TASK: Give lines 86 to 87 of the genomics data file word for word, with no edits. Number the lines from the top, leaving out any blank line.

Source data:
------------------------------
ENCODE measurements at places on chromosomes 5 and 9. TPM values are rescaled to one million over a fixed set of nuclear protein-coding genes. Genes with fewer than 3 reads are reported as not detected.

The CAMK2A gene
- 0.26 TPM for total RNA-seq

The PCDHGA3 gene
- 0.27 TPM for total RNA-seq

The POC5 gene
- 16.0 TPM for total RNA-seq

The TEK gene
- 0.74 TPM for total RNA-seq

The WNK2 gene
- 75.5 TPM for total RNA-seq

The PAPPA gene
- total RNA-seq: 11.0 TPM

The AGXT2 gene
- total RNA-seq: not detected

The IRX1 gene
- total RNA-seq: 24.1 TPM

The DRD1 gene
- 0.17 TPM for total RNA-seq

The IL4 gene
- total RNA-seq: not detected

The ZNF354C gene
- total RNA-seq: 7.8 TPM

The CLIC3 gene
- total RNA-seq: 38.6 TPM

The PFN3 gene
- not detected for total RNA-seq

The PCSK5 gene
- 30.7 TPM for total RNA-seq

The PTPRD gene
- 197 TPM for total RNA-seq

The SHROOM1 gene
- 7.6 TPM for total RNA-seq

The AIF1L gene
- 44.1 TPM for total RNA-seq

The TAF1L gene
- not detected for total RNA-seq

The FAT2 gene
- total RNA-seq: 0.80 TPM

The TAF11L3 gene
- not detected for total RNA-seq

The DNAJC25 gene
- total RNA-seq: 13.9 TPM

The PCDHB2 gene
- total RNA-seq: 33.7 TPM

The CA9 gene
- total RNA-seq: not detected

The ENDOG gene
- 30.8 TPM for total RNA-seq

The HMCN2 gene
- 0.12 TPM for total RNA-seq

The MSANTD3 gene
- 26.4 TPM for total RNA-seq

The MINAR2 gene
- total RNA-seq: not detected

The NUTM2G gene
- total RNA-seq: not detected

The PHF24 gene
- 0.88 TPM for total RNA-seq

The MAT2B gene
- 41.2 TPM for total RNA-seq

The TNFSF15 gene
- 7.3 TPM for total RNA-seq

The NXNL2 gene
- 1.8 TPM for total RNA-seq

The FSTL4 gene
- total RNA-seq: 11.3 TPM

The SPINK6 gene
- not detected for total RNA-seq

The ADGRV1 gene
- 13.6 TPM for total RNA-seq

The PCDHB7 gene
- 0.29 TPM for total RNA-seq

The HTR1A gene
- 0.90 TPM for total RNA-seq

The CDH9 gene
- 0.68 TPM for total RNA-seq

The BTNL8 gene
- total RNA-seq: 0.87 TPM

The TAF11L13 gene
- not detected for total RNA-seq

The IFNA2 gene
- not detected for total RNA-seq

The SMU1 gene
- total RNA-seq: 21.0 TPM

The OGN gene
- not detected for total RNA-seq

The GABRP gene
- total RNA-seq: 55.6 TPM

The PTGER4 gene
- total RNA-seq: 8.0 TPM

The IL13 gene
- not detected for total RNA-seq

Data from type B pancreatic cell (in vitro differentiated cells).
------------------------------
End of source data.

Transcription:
The OGN gene
- not detected for total RNA-seq